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Overloading your patient with options is a dental sleep consult equivalent of the Cheesecake Factory menu. Narrow the choices to two or three options and briefly describe how each device’s key features deliver significant benefits. You wouldn’t just open the refrigerator and ask a four-year-old what they want for dinner, right? You ask if they want peas or carrots.

Robert Cialdini’s “contrast principle” holds that we understand something better when we see it compared to something else. For example, you could juxtapose a bulky OTC appliance with a SomnoDent Avant and a ProSomnus EVO Select. Like Black Sheep said, “You can get with this, or you can get with that…”

Features are how something works. Benefits are why it matters. Unless your patient is a materials engineer, they’re not going to care about the tensile strength of an appliance’s PMMA trays. Nobody gives a damn about “titratable one-millimeter straps, color-coded for strength and flexibility.”

Features may matter, but only when you connect them to benefits. If you’re still uncertain about how to distinguish a feature from a benefit, ask yourself, so what?

“This one is made from a super strong material.” So what? “Looking at your teeth and your jaw muscles, I can see that you grind your teeth. This Panthera device will withstand all that grinding. It’s the device I wear each night. Only the best for us, right?”

“The EMA bands are easy to swap out, and they come in various different lengths and strengths.” So what? “We can customize the device to your mouth, and if anything changes, we can swap out the straps quickly and easily. That way you won’t have to get a new one prematurely. Good sleep is priceless, but it’s not cheap.”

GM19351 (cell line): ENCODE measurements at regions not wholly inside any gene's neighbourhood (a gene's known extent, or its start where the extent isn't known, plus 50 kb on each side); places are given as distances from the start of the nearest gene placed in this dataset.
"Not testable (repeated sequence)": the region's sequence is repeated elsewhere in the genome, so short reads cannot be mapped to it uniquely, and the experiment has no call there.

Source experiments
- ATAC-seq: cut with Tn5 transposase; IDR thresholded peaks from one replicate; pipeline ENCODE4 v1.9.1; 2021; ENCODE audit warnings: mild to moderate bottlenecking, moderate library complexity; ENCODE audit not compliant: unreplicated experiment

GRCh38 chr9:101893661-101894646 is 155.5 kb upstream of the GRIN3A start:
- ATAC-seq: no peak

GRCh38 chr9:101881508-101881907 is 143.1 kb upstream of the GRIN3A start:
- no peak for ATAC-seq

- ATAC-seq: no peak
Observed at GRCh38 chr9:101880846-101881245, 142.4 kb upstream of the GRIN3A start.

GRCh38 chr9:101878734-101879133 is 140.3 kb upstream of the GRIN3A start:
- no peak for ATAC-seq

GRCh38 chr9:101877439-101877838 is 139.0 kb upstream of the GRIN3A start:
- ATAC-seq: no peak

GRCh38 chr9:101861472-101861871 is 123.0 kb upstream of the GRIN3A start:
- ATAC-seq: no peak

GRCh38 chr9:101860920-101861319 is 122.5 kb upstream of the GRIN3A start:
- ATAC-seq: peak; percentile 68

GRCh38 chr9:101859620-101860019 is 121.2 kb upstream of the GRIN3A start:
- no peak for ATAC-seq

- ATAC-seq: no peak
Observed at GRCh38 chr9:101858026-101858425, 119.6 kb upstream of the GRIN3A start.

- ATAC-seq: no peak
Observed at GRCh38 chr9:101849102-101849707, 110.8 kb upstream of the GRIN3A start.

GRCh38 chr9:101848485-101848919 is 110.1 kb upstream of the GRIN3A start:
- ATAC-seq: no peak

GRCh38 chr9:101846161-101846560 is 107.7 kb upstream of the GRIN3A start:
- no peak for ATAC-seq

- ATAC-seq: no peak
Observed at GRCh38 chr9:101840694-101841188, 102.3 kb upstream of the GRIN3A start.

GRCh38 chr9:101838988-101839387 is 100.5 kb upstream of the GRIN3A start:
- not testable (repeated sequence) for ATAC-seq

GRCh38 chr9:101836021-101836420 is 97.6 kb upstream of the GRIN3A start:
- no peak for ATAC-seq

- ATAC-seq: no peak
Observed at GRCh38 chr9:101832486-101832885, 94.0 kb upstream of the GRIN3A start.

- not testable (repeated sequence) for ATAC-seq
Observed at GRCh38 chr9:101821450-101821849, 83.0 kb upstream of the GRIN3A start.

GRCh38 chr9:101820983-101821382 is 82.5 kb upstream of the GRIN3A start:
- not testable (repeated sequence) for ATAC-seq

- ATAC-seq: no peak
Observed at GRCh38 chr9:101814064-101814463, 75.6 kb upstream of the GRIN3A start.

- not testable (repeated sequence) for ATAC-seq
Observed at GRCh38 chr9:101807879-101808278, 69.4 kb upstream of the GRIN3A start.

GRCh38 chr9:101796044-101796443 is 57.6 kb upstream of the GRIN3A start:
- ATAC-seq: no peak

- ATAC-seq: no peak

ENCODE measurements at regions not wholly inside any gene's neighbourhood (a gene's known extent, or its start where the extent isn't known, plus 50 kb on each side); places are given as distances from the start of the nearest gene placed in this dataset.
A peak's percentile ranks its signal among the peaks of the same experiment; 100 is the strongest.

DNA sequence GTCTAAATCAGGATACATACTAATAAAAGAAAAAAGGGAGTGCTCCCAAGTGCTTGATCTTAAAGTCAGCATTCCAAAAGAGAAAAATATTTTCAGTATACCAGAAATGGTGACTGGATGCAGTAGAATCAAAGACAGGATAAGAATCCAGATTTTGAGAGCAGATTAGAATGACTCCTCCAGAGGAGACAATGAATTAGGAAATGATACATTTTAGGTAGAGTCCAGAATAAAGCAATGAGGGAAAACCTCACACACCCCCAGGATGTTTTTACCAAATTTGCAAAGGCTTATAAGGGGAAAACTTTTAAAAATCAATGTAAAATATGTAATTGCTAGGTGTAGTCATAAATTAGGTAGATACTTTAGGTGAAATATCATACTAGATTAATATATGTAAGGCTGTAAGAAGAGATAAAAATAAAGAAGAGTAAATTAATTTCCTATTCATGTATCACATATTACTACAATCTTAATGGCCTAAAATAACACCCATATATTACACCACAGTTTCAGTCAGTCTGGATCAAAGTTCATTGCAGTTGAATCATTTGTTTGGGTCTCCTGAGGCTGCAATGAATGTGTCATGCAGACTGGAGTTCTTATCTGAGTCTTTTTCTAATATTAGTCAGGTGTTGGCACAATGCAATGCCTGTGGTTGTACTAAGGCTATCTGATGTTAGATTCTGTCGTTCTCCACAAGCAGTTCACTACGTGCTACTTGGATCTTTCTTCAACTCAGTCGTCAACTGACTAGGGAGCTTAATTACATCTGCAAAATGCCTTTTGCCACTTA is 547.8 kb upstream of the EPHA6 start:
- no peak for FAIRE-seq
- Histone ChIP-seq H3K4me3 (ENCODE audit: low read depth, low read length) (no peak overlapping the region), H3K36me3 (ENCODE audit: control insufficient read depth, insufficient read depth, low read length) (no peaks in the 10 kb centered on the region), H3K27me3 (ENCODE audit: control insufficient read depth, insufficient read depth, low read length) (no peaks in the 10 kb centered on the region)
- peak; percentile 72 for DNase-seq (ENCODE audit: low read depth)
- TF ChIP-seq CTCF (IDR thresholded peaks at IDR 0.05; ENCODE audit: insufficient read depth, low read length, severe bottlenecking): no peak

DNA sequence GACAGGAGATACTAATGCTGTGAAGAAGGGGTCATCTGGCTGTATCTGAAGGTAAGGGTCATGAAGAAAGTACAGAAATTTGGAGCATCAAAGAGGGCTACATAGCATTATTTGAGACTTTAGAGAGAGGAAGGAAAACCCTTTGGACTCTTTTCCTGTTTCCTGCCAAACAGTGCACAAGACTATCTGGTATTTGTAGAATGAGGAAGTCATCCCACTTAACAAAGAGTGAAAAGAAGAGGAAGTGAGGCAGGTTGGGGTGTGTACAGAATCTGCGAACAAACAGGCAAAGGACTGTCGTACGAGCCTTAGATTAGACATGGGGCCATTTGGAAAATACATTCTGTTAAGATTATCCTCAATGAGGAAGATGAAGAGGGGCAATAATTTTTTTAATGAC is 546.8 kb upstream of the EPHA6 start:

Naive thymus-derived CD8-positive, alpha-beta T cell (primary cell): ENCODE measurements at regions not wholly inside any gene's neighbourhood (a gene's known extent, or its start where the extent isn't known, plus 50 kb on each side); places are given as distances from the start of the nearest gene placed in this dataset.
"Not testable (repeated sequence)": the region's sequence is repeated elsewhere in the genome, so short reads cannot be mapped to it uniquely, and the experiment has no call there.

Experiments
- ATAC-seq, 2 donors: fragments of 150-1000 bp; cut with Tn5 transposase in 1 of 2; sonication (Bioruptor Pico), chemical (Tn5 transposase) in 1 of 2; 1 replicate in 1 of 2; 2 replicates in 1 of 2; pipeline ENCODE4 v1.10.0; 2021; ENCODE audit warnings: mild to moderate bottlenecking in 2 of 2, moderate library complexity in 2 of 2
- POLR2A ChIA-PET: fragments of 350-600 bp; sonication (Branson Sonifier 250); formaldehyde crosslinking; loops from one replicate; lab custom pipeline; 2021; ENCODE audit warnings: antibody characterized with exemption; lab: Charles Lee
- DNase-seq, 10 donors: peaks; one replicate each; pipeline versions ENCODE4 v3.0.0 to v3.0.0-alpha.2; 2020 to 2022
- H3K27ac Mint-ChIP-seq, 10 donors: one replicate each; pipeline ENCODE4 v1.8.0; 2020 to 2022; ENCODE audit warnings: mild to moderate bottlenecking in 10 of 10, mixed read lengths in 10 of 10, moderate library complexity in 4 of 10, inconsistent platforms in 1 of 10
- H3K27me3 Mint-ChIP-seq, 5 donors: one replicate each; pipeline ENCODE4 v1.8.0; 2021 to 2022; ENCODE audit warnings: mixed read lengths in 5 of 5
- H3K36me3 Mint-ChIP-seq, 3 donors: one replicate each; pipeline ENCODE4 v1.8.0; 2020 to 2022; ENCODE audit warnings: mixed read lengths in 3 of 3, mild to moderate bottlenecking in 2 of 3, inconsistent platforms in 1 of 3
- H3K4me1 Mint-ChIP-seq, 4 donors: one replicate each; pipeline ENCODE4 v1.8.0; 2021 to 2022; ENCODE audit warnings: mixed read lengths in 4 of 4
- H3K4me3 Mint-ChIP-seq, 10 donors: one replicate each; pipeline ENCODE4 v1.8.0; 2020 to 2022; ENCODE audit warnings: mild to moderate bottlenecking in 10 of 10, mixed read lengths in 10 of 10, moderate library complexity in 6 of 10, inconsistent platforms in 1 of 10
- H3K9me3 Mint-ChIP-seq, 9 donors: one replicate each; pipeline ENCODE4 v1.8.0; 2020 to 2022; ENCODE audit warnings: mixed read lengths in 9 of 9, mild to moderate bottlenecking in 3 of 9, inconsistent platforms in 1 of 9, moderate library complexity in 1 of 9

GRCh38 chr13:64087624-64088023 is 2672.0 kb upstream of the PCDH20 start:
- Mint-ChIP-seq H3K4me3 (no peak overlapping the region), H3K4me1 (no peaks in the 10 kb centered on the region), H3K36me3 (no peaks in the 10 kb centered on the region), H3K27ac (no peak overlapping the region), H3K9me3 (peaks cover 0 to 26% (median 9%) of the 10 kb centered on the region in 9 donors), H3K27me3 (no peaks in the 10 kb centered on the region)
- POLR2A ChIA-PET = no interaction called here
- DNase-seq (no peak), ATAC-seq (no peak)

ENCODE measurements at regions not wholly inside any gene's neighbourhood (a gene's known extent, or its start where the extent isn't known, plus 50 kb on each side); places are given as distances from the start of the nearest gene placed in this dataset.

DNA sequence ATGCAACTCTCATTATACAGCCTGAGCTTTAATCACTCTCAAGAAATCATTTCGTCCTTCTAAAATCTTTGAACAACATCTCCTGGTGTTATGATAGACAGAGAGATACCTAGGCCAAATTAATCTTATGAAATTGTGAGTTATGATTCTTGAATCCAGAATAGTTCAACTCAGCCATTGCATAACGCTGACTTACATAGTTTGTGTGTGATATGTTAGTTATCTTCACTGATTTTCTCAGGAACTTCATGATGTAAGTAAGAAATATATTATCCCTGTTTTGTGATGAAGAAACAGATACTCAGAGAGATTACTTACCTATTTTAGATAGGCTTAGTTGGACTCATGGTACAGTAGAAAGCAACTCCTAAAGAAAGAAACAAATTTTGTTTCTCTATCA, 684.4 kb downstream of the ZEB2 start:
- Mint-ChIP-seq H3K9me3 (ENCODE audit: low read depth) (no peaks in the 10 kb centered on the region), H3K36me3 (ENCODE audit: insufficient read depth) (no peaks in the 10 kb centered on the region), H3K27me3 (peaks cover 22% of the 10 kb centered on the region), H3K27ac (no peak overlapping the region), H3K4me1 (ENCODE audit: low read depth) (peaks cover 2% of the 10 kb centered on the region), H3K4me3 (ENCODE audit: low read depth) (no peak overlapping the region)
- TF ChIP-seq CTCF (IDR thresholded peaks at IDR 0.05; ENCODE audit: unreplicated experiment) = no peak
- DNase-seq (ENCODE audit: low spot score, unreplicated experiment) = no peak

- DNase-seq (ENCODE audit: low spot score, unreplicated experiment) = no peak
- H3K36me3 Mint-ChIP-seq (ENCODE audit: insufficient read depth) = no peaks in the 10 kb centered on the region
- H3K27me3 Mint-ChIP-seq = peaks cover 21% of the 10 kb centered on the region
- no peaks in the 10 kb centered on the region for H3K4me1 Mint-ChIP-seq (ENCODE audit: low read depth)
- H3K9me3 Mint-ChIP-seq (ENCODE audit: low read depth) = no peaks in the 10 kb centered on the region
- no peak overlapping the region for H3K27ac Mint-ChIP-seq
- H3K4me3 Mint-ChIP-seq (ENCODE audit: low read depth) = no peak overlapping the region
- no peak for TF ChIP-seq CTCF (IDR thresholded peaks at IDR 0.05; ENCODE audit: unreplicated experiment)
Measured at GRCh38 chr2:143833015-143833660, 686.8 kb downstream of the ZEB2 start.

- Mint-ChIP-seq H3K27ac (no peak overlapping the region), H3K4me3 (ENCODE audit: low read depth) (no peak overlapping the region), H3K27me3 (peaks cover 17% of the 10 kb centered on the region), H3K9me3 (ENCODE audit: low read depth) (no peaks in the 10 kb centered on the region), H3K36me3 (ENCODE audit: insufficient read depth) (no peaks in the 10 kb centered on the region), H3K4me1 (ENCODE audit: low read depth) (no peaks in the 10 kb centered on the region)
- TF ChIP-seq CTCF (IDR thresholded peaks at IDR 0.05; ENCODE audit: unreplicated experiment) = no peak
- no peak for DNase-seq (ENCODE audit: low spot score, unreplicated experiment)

Dentists often assume that patients who’ve been diagnosed and referred have been given thorough explanations about the cause of their sleep apnea, its impacts on their health, and available treatment options. However, an informal survey of patients at one DSM office revealed that more than 90% of patients were virtually uninformed about OSA.

Avoid the study club vernacular. Don’t tell your patient that she has an Apnea Hypopnea Index of 27 and there were associated O2 desats with a nadir of 82 percent.

Think about how you’ve felt in some Embassy Suites conference room for a CE course after the lecturer spent 2 hours on the first slide inundating you with their credentials and the following 6 hours trying to make you think that she, and she alone, is the only person who can operate a successful sleep practice. This information isn’t transmitted to you in a way that’s digestible or actionable. That sucks. Don’t do it to others.

Remember your favorite dental school instructors and most resonant DSM lecturers? They conveyed complex concepts in simple, relatable terms. Jazz musician Charles Mingus once said, “Making the simple complicated is commonplace. Making the complicated simple, awesomely simple, that’s creativity.”